Jury in murder trial told to be ‘cold and clinical’

David Hurley at the

Reporter:

David Hurley at the

THE jury in the trial of two cousins accused of murdering Des Kelly and Breda Waters in Southill last year has been told to be ‘cold and clinical’ when assessing the evidence in the trial.

THE jury in the trial of two cousins accused of murdering Des Kelly and Breda Waters in Southill last year has been told to be ‘cold and clinical’ when assessing the evidence in the trial.

Thomas Stewart, aged 29, of The Cedars, Briarfield, Castletroy and Patrick O’Brien, aged 34, of Golf Links Road in Castletroy, have pleaded not guilty to murdering Ms Waters, 28, and Mr Kelly, 23, at Mr Kelly’s home in O’ Malley Park on January 9, 2011.

Opening the trial at the Central Criminal Court in Dublin this morning, Brendan Grehan SC, said it is the prosecution case that the defendants entered the house and shot both Mr Kelly and Ms Waters shortly before 9am in what was a “common enterprise”.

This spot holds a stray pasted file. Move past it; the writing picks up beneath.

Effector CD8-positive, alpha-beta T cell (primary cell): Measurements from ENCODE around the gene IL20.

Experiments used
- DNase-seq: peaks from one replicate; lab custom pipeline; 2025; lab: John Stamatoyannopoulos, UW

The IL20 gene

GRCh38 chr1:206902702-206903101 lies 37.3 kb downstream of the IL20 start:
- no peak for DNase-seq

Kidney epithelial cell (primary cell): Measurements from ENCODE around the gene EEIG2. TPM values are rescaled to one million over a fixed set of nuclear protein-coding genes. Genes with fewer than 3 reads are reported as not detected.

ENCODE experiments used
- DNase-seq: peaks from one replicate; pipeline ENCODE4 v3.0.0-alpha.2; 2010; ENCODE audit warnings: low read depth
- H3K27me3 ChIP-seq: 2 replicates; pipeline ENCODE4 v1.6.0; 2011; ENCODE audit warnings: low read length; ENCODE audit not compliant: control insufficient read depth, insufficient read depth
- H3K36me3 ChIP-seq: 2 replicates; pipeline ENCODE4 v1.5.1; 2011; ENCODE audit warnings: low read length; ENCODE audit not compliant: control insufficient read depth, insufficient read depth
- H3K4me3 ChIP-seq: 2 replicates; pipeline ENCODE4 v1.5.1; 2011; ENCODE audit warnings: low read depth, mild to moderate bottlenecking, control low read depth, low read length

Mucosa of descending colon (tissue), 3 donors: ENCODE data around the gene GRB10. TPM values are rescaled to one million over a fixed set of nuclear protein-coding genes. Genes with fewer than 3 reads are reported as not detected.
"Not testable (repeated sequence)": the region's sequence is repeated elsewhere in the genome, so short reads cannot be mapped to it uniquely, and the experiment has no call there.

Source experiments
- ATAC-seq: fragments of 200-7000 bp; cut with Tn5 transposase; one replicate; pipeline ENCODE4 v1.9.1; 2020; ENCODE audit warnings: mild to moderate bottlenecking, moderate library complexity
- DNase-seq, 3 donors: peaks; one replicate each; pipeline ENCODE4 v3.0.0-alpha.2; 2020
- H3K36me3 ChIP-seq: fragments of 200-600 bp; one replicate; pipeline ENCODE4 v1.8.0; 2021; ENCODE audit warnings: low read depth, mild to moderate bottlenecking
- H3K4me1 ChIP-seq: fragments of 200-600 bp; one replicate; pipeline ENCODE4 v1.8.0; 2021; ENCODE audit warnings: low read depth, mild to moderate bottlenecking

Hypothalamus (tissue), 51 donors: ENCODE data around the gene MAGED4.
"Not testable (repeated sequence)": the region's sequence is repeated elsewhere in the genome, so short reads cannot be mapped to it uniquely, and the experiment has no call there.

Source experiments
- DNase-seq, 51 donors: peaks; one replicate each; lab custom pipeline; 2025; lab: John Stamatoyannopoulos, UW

He said Mr Kelly died from a shotgun wound to the head and Ms Waters died after she was shot in the neck. A sister of Mr Kelly and his young child were also in the house at the time of the shooting but escaped unharmed.

The jury of six men and six women was told the body of Mr Kelly was found near the back door in the kitchen of the house and that the body of Ms Waters was found in an upstairs bedroom.

Mr Grehan told the jurors they will hear from a number of important witnesses during the trial, which is expected to last up to a month.

He said they would also be shown a large amount of CCTV footage from locations in O’Malley Park and elsewhere in Limerick city.

Maps and photographs of the area where the double-murder happened were presented in court this morning by members of the Garda Technical Bureau who were involved in the investigation.

Mr Grehan said at the conclusion of the trial he would be asking the jury to “join the dots” and he said it is the prosecution case that the evidence would lead to “only one conclusion” - that Stewart and O’Brien are guilty to the offence.

However, he said the “onus of proof” is on the prosecution to prove its case beyond a reasonable doubt and he told the jurors they must only decide the case on the evidence they hear during the trial.